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Charter reform proposals include modest tweak to ULURP, ranked-choice voting; early voting starts today

Hey, there's an election. Not a big one--the only citywide vote is whether incumbent Jumaane Williams gets re-elected as public advocate--but, as City Limits' Jarrett Murphy put it, Charter Reform Proposals: One Big Change and Lots of Modest (But Important) Tweaks.

And people can start early voting now on those proposals. (Find your poll site location here.)

The big change is in Question 1, to allow ranked-choice voting, allowing up to five preferences. If there is no majority winner, the last place candidate would be eliminated and any voter who had that candidate as their top choice would have their vote transferred to their next choice.

This would eliminate the possibility, for example, of a disliked incumbent getting re-elected with 30% of the votes, while a set of challengers split the opposition. In the latter case, presumably those voting for a challenger would limit their secondary choices to other challengers, thus eventually electing a challenger.

This also would eliminate the need for run-off elections, which the Independent Budget Office says could save $20 million every four years. (Here's more on the rationale for ranked-choice voting, from Gotham Gazette.)

ULURP changes

Two relatively small changes are proposed to the city’s Uniform Land-Use Review Procedure, or ULURP. One would be to extend the amount of time for Community Boards to assess projects under review after they are certified--by the Department of City Planning--from 60 days to 90 days for applications certified in June, and to 75 days for applications certified between July 1 and July 15.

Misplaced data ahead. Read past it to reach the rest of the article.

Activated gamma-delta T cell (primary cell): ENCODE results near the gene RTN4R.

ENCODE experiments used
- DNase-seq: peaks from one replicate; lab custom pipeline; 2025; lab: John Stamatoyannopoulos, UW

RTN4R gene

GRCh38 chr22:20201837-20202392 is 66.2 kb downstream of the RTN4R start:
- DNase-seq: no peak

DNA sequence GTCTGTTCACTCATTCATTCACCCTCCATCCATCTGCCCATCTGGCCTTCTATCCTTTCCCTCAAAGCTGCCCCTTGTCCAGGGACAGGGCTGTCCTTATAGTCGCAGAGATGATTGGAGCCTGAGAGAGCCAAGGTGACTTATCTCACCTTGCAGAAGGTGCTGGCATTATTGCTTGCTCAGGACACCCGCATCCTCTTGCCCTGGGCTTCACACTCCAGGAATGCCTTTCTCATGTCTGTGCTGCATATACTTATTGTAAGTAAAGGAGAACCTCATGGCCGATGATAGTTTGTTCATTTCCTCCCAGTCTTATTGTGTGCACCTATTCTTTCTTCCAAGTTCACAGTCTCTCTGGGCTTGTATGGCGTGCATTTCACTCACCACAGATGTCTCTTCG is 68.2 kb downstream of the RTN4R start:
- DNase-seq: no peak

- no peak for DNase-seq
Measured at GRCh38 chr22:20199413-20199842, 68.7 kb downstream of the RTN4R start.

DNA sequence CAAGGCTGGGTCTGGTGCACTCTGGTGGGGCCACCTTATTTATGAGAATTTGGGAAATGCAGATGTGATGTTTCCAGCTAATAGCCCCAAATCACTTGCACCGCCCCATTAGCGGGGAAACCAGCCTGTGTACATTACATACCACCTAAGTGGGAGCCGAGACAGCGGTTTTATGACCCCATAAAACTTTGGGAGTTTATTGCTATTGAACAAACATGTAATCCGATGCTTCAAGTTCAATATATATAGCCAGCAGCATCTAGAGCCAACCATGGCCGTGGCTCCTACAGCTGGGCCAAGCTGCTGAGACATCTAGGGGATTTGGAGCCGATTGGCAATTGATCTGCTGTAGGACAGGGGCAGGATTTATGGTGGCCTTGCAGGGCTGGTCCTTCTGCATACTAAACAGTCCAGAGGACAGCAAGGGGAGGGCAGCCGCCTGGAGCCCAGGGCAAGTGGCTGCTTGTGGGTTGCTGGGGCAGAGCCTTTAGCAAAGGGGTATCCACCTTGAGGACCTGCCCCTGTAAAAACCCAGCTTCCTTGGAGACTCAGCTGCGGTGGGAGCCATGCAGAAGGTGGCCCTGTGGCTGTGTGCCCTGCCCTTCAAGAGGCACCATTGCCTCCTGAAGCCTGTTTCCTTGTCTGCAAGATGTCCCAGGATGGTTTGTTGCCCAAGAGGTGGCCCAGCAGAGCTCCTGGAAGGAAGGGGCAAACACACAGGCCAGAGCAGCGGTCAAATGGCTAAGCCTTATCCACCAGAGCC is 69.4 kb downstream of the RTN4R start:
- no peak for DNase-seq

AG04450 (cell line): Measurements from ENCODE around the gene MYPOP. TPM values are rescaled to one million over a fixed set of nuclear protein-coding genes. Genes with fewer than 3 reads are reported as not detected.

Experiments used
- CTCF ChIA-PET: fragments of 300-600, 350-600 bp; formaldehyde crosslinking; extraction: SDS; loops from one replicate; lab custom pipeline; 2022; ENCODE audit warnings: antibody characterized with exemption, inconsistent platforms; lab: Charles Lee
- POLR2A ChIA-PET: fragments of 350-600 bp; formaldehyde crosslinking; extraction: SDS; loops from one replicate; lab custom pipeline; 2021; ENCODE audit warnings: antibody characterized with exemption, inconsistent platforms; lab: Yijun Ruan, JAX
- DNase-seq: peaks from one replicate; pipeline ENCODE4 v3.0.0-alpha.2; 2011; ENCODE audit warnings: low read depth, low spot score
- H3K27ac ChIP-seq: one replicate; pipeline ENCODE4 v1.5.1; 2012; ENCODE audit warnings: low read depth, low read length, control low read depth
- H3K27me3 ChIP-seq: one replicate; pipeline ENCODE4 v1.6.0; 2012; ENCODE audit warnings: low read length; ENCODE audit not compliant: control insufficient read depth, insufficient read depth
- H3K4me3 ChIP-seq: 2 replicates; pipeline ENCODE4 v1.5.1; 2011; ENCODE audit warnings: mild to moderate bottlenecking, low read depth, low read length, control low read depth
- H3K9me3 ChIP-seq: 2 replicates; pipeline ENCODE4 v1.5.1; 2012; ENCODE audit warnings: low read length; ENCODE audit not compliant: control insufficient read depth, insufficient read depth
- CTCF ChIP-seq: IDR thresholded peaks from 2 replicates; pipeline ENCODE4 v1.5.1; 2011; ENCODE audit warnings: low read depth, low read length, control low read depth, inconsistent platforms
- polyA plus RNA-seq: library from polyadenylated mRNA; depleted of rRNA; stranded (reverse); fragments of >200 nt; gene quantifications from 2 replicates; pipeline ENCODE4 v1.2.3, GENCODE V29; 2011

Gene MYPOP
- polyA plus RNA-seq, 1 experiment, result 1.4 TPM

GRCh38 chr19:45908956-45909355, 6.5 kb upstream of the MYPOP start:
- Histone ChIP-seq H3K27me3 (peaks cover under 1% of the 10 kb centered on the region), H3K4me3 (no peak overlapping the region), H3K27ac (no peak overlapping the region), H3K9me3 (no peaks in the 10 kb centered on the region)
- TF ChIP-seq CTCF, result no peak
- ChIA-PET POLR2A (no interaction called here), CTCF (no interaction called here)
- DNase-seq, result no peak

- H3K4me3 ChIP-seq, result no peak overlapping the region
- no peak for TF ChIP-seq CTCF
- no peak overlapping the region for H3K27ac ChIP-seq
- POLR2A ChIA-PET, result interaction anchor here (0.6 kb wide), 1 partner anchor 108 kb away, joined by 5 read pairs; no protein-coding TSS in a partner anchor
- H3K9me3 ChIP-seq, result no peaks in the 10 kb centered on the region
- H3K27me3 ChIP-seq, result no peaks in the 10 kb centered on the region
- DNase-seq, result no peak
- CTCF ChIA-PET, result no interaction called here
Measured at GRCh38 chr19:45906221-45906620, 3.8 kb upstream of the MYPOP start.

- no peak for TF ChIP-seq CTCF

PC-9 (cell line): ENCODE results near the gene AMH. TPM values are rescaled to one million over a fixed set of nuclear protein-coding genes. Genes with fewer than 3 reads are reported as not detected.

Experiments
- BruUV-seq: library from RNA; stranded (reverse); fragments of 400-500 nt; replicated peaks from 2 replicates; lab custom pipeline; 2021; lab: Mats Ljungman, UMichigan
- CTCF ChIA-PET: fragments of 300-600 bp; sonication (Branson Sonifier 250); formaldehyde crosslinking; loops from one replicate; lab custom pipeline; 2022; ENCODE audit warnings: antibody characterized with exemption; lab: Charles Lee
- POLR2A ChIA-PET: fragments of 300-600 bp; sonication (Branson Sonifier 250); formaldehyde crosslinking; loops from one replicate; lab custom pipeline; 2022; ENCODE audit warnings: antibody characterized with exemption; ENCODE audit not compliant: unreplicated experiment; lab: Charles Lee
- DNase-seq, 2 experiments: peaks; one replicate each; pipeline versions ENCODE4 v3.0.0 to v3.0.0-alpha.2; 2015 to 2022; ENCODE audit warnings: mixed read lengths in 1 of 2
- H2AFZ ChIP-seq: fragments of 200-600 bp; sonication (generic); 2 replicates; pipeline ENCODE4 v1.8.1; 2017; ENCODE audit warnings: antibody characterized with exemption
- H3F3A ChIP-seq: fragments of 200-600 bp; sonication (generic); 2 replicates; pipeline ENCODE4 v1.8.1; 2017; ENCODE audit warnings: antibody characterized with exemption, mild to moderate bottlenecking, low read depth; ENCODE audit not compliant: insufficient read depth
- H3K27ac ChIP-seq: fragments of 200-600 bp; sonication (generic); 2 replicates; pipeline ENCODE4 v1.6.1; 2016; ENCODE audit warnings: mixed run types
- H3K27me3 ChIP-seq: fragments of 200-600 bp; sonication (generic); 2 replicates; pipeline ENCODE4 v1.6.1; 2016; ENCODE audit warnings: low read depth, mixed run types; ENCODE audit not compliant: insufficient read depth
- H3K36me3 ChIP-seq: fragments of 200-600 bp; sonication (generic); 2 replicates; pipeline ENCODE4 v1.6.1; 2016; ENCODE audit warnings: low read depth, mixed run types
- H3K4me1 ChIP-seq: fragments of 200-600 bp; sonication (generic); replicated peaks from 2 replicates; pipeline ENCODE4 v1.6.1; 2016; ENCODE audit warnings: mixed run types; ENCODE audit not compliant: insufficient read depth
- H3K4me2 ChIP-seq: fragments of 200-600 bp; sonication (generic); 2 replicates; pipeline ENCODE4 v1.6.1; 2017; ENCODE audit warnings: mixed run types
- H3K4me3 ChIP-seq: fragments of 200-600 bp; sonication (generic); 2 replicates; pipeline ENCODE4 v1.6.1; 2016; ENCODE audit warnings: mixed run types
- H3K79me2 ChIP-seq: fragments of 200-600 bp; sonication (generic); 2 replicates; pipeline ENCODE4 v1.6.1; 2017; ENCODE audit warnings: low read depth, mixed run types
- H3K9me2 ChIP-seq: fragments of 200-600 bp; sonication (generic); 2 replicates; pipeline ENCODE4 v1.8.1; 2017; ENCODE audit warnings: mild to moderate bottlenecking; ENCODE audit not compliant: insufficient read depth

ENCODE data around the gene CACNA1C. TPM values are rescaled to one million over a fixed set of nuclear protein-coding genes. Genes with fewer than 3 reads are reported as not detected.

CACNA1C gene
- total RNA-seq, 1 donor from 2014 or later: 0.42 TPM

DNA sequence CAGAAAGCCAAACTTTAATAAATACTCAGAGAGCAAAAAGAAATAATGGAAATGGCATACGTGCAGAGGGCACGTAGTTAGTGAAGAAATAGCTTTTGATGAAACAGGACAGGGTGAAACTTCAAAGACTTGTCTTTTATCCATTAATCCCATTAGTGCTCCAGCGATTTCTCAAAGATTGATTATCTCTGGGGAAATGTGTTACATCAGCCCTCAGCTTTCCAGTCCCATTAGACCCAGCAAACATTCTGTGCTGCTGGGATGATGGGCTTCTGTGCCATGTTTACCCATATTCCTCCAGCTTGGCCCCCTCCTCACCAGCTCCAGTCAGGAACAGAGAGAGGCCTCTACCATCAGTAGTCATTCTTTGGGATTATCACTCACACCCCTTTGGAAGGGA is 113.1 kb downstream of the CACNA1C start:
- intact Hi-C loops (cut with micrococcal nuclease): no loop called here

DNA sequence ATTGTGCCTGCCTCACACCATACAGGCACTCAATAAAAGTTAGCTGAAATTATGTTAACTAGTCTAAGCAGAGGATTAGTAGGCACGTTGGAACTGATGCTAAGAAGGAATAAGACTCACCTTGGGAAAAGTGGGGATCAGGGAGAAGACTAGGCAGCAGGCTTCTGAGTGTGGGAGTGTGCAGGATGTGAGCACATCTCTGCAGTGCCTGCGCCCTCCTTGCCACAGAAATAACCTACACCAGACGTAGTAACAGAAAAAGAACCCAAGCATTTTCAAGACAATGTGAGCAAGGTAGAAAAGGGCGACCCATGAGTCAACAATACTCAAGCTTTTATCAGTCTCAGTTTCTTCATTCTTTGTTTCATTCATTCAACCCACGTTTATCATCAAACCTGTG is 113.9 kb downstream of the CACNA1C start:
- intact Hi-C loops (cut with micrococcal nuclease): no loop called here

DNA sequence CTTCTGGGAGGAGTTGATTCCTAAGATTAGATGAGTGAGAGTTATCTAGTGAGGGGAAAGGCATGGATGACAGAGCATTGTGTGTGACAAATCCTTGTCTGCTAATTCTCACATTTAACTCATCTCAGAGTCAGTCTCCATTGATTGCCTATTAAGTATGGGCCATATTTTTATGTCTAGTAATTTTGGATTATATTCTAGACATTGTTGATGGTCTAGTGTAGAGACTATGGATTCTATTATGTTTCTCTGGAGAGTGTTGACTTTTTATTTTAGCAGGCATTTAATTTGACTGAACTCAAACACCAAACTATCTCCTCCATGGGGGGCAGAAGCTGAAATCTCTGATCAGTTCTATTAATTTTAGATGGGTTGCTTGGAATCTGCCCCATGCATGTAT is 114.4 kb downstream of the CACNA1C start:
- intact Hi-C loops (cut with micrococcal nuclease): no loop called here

That would allow the CBs to regroup after summer vacation, when they often don't meet, and/or can't get quorums.

Somewhat more significantly, rather than blindside the CBs and the Borough President, projects would have to be presented at least 30 days before the application is certified for public review.

As Murphy wrote, Common Cause-New York executive director Susan Lerner and Rachel Bloom, policy director at Citizens Union "concurred that the land-use changes reflect the commission’s failure to grapple with the most significant problems facing the city."

The New York Times recommended a yes on all except for the ULURP questions:
This ballot measure would give community boards an additional 15 to 30 days to review land-use projects proposed by City Hall in the summer months, when the community boards aren’t in session. The city has an urgent need to build more affordable housing, fast. Delaying that already lengthy, onerous process isn’t an option the city should consider.
The ballot question also includes an innocuous measure that would require City Hall to give a summary of land-use proposals to borough officials and relevant community boards at least 30 days before the public review begins.
Um, that also would apply to land-use project proposed by private developers in the summer months, aiming to evade scrutiny.

The bigger picture

Gotham Gazette reported that several elected officials support all five ballot questions, but not all have spoken out. Mayor Bill de Blasio has been quiet. Presumably, as Election Day approaches, various newspapers will endorse some or all proposals. 

As Gotham Gazette noted, you'll have to read carefully:
The 19 city charter amendments being put before voters will appear on the back of the ballot in miniscule, 7.5-point font. The proposed amendments, presented in five “yes” or “no” questions, cover large swaths of the city’s core governing document and if approved have the potential to alter key components of how the city operates.